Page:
7 May, 08 | by Ian Wacogne
In a series of 331 children examined following allegations of child sexual abuse, examination within 7 days of the alleged abuse was associated with a higher yield of positive examination findings – 50% compared to 30% in children examined after 7 days. Here.
This is an interesting paper, the lessons from which I find hard to interpret.
What it says in the abstract is that there are implications for clinical practice. However, although I can see why they drew this conclusion, I’m not sure I can agree. The 331 children are split into two groups, depending on how long before the examination was made the alleged abuse occurred. They then find, as I’ve summarised above, that the longer is since the alleged abuse, the less likely there are to be signs. OK, fair enough. But the recommendation that we change practice? Is there any service for CSA which delays examination by more than, say, 24 or 48 hours? I don’t work in this field, and I’m prepared to be corrected, but I’d be surprised if there were.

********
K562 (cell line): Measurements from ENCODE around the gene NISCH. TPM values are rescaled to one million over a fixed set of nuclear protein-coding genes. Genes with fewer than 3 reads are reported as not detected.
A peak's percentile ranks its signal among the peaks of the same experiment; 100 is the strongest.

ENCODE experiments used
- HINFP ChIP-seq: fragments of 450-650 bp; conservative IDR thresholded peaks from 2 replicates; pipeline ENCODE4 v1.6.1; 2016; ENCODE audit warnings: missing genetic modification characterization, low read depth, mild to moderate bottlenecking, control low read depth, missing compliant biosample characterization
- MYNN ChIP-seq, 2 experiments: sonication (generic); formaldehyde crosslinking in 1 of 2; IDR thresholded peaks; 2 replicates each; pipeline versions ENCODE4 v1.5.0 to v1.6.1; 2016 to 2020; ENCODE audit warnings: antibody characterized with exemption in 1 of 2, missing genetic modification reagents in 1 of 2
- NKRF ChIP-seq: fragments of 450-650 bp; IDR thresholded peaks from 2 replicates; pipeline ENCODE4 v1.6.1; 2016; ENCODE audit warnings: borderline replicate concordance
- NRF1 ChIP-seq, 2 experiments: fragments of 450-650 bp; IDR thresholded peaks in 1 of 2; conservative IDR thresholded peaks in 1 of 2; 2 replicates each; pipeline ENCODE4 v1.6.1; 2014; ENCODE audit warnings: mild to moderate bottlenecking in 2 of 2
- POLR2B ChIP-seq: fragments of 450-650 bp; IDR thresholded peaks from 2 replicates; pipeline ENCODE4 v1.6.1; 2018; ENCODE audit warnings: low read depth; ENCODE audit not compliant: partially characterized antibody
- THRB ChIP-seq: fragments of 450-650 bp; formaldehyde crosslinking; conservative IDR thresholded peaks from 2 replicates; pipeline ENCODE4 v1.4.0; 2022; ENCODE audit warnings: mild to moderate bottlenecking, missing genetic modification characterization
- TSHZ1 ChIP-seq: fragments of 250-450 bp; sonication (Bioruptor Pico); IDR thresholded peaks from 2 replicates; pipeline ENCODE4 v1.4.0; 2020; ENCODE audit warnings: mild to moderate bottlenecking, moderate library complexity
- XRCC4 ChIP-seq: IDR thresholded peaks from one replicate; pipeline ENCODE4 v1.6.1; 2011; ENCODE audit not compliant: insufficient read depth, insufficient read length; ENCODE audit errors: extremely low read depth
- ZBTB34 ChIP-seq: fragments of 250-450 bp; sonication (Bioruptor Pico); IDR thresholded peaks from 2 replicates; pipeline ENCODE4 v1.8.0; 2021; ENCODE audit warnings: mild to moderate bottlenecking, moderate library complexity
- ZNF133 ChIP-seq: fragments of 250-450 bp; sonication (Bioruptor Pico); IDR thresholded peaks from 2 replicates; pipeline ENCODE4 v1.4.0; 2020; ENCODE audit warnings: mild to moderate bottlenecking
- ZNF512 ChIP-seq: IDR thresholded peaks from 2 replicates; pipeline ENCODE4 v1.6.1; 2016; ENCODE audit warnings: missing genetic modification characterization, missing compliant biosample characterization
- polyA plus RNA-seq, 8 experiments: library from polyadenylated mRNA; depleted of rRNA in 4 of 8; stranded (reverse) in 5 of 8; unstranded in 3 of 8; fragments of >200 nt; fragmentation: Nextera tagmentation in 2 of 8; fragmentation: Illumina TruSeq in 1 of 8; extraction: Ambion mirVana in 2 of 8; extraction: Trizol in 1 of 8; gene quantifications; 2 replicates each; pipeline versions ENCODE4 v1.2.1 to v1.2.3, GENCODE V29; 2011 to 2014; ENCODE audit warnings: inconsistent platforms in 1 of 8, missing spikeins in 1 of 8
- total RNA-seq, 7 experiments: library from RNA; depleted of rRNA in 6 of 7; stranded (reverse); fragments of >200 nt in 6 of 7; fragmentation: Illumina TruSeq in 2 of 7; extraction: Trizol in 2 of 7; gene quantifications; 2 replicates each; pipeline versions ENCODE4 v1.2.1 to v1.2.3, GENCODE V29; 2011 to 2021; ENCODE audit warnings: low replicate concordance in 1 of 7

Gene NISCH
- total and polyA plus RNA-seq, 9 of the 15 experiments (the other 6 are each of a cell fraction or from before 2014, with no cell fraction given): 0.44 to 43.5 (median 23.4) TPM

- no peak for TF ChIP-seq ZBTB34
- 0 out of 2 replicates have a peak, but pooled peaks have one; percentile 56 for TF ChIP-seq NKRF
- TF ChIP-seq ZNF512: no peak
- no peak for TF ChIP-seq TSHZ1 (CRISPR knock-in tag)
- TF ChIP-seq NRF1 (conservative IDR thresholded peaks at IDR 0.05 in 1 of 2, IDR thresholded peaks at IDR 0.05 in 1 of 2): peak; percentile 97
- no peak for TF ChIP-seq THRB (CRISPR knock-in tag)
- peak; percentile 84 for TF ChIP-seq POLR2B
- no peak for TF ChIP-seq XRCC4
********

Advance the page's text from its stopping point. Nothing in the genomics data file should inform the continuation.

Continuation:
Surely, if there is an implication for practice, it is to try to get children to disclose as soon as possible after abuse. Which is a very big ask indeed.
[Incidentally, bought a copy of the CSA handbook from the RCPCH – not available as a pdf sadly, although given the images, I can quite see why. So, in this paper it says out soon; that’s print lag; it’s out.]